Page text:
A team of researchers has discovered that sharks and other ocean predators have become much rarer in places nearer to large human populations.
The team also found that the average body size of the predators - which are important for keeping ocean ecosystems healthy - fell dramatically in these areas.
This is believed to be because of intensive industrial fishing of sharks and their food supply. Sea surface temperatures also had effects on predator's average body sizes, leading the researchers to believe that rising global temperatures could be a problem.
Dr Tom Letessier of the Zoological Society of London Institute of Zoology said: "Human activity is now the biggest influence on sharks' distribution, overtaking every other ecological factor."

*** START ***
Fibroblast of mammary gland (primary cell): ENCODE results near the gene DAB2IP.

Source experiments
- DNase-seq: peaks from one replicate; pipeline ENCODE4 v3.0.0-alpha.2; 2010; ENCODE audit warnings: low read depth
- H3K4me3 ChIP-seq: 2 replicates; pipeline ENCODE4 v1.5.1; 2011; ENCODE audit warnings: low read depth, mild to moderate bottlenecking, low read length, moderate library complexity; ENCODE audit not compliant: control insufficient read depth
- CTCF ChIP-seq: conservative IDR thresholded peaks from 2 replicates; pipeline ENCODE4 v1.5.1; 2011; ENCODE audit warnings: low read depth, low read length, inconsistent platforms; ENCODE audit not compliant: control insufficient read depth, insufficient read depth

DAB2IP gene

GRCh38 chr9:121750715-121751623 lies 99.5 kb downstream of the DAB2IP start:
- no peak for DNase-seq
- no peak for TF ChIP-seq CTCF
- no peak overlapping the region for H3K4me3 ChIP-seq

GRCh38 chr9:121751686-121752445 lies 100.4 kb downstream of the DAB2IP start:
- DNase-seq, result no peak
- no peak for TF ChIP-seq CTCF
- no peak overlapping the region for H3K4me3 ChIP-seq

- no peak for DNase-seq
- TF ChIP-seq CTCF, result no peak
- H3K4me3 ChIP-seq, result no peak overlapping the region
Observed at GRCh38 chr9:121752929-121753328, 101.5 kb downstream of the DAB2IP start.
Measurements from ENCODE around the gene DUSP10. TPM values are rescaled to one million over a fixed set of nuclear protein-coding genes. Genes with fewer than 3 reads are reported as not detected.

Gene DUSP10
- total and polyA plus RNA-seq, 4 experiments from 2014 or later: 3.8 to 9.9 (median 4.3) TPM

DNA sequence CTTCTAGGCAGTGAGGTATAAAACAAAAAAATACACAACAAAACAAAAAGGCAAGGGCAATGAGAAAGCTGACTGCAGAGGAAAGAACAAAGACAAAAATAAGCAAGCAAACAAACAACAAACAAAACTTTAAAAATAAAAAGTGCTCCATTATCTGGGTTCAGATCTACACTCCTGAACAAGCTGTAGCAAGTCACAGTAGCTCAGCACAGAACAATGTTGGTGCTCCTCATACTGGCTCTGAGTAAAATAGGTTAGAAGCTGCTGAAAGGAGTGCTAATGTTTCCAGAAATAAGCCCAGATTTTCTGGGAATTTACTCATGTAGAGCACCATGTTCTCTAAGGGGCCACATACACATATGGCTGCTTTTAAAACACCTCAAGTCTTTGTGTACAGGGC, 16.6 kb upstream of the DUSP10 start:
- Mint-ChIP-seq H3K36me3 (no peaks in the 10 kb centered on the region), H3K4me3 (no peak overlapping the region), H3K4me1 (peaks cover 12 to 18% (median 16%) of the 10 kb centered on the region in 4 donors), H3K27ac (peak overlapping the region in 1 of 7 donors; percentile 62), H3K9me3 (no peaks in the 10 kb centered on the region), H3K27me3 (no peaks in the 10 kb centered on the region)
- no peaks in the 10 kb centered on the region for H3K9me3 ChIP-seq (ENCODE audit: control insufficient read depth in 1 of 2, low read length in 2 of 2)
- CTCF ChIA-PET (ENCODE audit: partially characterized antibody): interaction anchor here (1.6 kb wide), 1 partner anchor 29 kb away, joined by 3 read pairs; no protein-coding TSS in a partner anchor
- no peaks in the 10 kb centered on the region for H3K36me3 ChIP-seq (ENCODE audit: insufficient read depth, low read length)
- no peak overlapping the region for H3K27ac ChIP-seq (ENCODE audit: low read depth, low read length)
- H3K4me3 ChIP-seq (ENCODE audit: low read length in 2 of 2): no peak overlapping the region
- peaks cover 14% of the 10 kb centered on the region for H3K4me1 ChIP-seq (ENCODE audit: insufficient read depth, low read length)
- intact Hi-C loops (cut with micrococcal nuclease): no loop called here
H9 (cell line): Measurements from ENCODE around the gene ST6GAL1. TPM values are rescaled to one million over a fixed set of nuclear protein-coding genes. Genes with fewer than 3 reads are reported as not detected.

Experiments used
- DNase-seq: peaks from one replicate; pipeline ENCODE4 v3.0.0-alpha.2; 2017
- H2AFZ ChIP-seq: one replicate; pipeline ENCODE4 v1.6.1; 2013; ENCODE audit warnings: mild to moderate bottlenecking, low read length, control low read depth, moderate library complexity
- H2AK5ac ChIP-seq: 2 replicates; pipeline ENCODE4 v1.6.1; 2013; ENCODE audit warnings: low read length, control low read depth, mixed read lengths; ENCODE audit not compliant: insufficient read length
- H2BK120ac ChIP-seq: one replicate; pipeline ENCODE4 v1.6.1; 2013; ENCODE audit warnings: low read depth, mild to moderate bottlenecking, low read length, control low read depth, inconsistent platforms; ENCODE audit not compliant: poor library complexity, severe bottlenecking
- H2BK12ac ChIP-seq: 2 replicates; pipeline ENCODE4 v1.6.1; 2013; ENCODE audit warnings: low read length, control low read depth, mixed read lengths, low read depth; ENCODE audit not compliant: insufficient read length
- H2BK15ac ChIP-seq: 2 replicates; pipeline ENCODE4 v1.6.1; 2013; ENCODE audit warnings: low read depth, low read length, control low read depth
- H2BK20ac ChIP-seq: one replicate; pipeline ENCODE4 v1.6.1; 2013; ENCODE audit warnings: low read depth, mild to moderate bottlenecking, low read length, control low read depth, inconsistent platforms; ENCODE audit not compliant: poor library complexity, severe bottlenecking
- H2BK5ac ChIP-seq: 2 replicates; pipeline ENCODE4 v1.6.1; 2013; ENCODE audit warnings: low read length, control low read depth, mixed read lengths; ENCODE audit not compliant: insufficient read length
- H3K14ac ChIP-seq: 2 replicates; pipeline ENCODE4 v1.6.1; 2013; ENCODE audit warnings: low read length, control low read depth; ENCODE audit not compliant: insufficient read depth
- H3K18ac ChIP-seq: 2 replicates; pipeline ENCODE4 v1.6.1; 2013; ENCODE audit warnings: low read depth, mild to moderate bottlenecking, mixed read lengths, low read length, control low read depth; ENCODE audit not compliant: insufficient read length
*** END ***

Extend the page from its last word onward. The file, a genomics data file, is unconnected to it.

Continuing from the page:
Large marine predators are generally unable to thrive near to people and is another clear example of the impact of human over-exploitation on our seas.
The team looked at video footage that was taken at 1,041 sites across two oceans. This was to test the biggest possible range of environments that sharks and other marine predators live in.
Using the footage, which was recorded using cameras attached to canisters filled with bait (food for sharks and other fish), the team was able to record 23,000 animals representing 109 species!
The research showed that shallow water habitats are important for lots of different types of marine predator and that they need to be protected to help conservation efforts.